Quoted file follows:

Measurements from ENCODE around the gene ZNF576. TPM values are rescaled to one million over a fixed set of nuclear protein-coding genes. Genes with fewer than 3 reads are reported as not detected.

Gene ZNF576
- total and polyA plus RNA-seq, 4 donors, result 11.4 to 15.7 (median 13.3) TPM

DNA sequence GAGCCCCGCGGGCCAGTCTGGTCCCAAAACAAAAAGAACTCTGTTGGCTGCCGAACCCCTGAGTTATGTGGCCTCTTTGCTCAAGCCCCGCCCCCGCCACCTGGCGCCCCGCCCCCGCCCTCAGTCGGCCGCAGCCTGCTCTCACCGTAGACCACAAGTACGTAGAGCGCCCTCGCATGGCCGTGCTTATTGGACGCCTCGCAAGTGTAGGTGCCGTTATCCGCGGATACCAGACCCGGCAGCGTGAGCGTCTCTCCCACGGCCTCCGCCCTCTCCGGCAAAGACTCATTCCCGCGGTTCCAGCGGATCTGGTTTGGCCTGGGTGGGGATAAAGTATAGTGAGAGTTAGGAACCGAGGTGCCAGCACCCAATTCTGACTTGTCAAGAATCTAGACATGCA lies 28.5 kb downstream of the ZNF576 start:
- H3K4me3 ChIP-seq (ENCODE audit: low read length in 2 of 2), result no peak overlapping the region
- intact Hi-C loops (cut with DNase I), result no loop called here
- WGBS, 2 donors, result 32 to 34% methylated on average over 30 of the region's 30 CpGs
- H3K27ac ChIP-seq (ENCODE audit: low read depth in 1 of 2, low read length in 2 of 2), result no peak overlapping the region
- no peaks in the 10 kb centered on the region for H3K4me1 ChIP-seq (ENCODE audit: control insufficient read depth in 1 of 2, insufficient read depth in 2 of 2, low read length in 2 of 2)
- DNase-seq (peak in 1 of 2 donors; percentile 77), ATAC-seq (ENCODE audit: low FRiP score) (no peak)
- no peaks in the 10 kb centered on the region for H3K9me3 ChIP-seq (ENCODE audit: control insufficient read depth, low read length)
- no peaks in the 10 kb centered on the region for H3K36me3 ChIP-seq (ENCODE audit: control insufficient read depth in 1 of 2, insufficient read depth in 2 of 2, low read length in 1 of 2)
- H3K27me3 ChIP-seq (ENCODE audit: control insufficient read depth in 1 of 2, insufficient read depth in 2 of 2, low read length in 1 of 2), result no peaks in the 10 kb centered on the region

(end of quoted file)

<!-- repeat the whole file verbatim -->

Measurements from ENCODE around the gene ZNF576. TPM values are rescaled to one million over a fixed set of nuclear protein-coding genes. Genes with fewer than 3 reads are reported as not detected.

Gene ZNF576
- total and polyA plus RNA-seq, 4 donors, result 11.4 to 15.7 (median 13.3) TPM

DNA sequence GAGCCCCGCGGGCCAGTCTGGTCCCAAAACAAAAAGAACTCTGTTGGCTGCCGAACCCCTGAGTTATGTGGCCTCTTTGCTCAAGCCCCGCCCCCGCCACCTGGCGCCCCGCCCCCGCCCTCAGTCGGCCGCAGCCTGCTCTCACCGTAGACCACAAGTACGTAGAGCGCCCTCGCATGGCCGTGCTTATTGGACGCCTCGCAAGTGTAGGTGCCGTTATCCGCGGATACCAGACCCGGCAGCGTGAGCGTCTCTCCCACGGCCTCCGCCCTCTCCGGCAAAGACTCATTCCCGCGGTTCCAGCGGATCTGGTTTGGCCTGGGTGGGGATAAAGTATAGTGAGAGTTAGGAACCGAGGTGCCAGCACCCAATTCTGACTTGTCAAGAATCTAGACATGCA lies 28.5 kb downstream of the ZNF576 start:
- H3K4me3 ChIP-seq (ENCODE audit: low read length in 2 of 2), result no peak overlapping the region
- intact Hi-C loops (cut with DNase I), result no loop called here
- WGBS, 2 donors, result 32 to 34% methylated on average over 30 of the region's 30 CpGs
- H3K27ac ChIP-seq (ENCODE audit: low read depth in 1 of 2, low read length in 2 of 2), result no peak overlapping the region
- no peaks in the 10 kb centered on the region for H3K4me1 ChIP-seq (ENCODE audit: control insufficient read depth in 1 of 2, insufficient read depth in 2 of 2, low read length in 2 of 2)
- DNase-seq (peak in 1 of 2 donors; percentile 77), ATAC-seq (ENCODE audit: low FRiP score) (no peak)
- no peaks in the 10 kb centered on the region for H3K9me3 ChIP-seq (ENCODE audit: control insufficient read depth, low read length)
- no peaks in the 10 kb centered on the region for H3K36me3 ChIP-seq (ENCODE audit: control insufficient read depth in 1 of 2, insufficient read depth in 2 of 2, low read length in 1 of 2)
- H3K27me3 ChIP-seq (ENCODE audit: control insufficient read depth in 1 of 2, insufficient read depth in 2 of 2, low read length in 1 of 2), result no peaks in the 10 kb centered on the region